July 22, 2013 |
Jaimee Drakewood hurried in from the rain, eager to get to her final appointment at Children's Hospital of Philadelphia. Ever since her birth 23 years ago, a team of researchers has been tracking every aspect of her development - gauging her progress as an infant, measuring her IQ as a preschooler, even peering into her adolescent brain using an MRI machine. Now, after nearly a quarter century, the federally funded study was ending, and the question the researchers had been asking was answered.
July 16, 2014 |
THE WAY David M. Jacobs sees it, aliens from outer space have been kidnapping humans for aeons and sexually molesting them to create human-alien hybrids that walk among us today undetected and will soon take over Earth. He knows that sounds crazy. But he long ago quit caring what people think of him. As director of the International Center for Abduction Research, Jacobs, 71, has made it his life's mission to investigate claims of extraterrestrial abduction. "What I'm doing will either be an interesting but nonessential footnote to popular culture or the most important thing that's ever happened to humankind.
July 27, 2013 |
ST. LOUIS - Virginia Johnson, 88, the Missouri farm girl who helped redefine the understanding of human sexuality as half of the husband-wife team whose sex studies in the 1960s turned them into worldwide celebrities and best-selling authors, died Wednesday. The pioneering researcher, who was at an assisted-living facility in St. Louis, suffered complications from various illnesses, her son Scott Johnson told the Associated Press on Thursday. He said the family was planning a private funeral.
February 18, 2007 |
Trina Gipson-Jones, a registered nurse, has focused her career on helping minorities - not just locally, but also nationally and abroad. She conducts research for the University of Pennsylvania's Center for Health Disparities. On Feb. 3, she was honored for her work by the National Black Nurses Association and was the recipient of a research excellence award. Gipson-Jones has worked at the center, within the university's school of nursing, for two years. She holds a master's degree in nursing administration and a doctorate in nursing.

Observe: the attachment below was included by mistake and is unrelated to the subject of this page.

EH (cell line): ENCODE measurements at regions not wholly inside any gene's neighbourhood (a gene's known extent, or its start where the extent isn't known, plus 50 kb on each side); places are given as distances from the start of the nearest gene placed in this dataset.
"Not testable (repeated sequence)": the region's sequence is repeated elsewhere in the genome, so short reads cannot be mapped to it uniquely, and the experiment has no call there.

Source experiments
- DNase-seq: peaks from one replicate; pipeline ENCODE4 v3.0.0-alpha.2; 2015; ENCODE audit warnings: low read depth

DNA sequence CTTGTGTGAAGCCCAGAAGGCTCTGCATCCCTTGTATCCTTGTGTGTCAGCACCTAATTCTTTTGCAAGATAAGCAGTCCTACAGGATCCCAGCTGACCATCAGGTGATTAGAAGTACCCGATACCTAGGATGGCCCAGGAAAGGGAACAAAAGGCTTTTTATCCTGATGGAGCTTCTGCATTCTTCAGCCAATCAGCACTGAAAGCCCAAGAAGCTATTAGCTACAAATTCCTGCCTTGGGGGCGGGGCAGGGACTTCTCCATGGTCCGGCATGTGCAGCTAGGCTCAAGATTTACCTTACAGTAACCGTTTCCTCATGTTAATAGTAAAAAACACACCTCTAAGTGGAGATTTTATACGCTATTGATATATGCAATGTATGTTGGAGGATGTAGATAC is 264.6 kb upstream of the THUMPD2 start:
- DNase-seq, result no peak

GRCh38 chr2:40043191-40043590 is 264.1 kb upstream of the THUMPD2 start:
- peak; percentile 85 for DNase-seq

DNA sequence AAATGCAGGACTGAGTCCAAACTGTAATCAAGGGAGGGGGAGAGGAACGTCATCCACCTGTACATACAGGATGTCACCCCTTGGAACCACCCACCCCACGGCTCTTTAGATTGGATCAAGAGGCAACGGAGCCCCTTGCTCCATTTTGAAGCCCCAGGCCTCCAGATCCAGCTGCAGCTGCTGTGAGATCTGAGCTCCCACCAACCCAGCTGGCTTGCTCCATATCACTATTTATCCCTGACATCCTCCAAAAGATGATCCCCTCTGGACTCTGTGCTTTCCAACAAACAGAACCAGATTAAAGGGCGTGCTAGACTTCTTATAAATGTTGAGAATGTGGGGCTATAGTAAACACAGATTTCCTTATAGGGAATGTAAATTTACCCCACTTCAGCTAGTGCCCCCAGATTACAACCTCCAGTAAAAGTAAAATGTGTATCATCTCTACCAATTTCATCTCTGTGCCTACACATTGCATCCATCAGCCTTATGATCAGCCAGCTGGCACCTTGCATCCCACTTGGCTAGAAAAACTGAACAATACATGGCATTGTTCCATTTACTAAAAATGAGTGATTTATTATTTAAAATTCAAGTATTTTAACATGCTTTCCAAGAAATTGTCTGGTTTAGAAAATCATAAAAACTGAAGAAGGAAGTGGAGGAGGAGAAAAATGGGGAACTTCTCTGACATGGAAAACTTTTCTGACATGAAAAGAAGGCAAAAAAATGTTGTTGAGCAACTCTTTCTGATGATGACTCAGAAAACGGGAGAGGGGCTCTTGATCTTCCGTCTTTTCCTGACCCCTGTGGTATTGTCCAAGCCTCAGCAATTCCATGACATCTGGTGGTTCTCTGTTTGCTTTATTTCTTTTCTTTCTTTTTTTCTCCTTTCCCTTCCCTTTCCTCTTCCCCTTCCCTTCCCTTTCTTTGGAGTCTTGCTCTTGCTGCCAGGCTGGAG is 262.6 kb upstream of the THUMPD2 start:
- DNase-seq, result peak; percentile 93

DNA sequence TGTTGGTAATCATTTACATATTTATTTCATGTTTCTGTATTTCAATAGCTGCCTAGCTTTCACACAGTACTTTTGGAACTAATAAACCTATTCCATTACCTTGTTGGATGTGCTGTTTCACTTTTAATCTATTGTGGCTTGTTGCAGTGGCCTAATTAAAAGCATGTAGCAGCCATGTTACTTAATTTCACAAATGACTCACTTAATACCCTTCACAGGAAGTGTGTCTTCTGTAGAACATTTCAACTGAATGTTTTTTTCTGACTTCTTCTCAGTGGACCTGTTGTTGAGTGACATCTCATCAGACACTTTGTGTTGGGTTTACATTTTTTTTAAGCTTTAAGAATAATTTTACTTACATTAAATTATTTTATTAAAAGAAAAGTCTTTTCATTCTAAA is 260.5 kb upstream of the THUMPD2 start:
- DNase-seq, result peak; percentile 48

August 12, 1986 |
One of the most controversial alternatives to using animals in scientific research involves the bodies of brain-dead people, or "neomorts. " Proposals to use neomorts "could revolutionize research, toxicity testing and education and thereby greatly reduce our reliance on laboratory animals," said Martin Stephens, an associate director of the Humane Society of the United States. Each year, more than two million people die in the United States; 150,000 die from accidents, suicides and other causes that leave their bodies intact, Stephens said.
February 20, 2003 |
Dr. David B.P. Goodman, 60, of Wynnewood, a medical school professor, researcher, and director of the endocrinology laboratory at the Hospital of the University of Pennsylvania, died of septic shock Monday at Lankenau Hospital. Dr. Goodman decided on a career in research when he was a student at Harvard University, where scientist James Watson, a discoverer of the structure of DNA, was a member of the faculty. A biology major, Dr. Goodman was inspired by Watson's groundbreaking achievement and resolved to focus his future medical career on research science, said his wife, Kathleen Greenacre Goodman.
August 21, 1987 |
Jung Kim, 15, and Hermina Paczynski, 16, hovered over their thick, black desk-top machine - a double-beam spectrophotometer - and checked their vials of bubbly yellow liquid. Kim dropped a vial into a small compartment of the machine that contained a light and a mirror, and the students watched as squiggly lines on the connected printer told them what they needed to know: how much light passes through the substance in the vial. For Kim and Paczynski, this is exciting work.
June 4, 1989 |
The eight-month-old Weston Institute, founded by the man who started the environmental management firm of Roy F. Weston Inc., is up and running with more than a half-million dollars in funding and a plan to encourage research in the environmental industry. The institute, based in West Chester, will develop a catalogue of potential research projects generated by professionals working for companies in the environmental and health-safety fields. "The professionals have a unique perspective on the environmentalresearch," said Weston Institutepresident William Gaither, the former president of Drexel University.
April 18, 1986 |
Trying to tie together the known forces of the universe isn't much different than achieving perfection in body and mind, Linc Gotshalk figures. For sure, they're both fairly impossible goals. No matter. To Gotshalk, strength and weightlifting coach at Temple University, it's the trying that counts. That's why, with all the available athletic role models in existence, Gotshalk's main man among men is a bespectacled, internationally renowned British physicist named Stephen Hawking, who is bound to a wheelchair by amyotrophic lateral sclerosi, more commonly called Lou Gehrig's disease.
December 30, 1990 |
I know that many of you believe that hundreds of millions of dollars are being spent wisely and well on conquering AIDS, that the battle against this scourge is in good hands and that we are close to finding a cure. Well, I must disillusion you. I recently attended a meeting of America's leading AIDS doctors and researchers, convened by the National Institutes of Health. It was a very depressing meeting. There is no good news about any treatment to conquer HIV, the human immuno- deficiency virus that causes acquired immune-deficiency syndrome.